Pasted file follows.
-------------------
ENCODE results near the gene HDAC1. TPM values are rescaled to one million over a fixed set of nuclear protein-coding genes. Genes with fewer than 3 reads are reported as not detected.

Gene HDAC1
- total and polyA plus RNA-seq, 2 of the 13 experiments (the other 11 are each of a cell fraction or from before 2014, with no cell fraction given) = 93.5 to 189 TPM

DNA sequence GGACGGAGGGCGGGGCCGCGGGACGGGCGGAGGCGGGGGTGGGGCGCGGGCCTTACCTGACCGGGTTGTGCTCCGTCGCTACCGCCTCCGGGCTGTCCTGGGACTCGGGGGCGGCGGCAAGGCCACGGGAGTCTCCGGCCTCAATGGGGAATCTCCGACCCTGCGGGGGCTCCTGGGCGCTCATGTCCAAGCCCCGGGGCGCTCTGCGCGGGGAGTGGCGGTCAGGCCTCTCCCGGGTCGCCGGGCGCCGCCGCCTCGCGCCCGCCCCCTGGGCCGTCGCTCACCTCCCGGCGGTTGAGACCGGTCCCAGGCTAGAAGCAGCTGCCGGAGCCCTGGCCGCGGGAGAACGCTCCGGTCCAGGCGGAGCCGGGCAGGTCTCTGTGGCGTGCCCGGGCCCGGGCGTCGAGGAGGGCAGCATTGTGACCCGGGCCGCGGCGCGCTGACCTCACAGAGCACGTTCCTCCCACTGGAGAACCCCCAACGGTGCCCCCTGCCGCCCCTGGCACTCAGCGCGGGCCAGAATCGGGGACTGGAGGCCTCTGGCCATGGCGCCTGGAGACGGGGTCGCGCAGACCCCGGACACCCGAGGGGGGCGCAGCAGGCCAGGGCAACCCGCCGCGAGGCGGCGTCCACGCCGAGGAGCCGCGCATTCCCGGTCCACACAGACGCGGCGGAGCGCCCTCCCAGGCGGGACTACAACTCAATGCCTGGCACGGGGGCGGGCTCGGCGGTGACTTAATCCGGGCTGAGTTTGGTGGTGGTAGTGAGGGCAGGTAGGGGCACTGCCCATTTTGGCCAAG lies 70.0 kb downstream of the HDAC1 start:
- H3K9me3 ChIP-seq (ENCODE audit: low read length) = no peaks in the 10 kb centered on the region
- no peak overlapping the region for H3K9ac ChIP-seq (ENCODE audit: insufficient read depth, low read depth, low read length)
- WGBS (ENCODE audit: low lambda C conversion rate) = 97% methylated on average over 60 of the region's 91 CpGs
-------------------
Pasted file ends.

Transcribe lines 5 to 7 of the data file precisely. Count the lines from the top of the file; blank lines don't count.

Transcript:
- H3K9me3 ChIP-seq (ENCODE audit: low read length) = no peaks in the 10 kb centered on the region
- no peak overlapping the region for H3K9ac ChIP-seq (ENCODE audit: insufficient read depth, low read depth, low read length)
- WGBS (ENCODE audit: low lambda C conversion rate) = 97% methylated on average over 60 of the region's 91 CpGs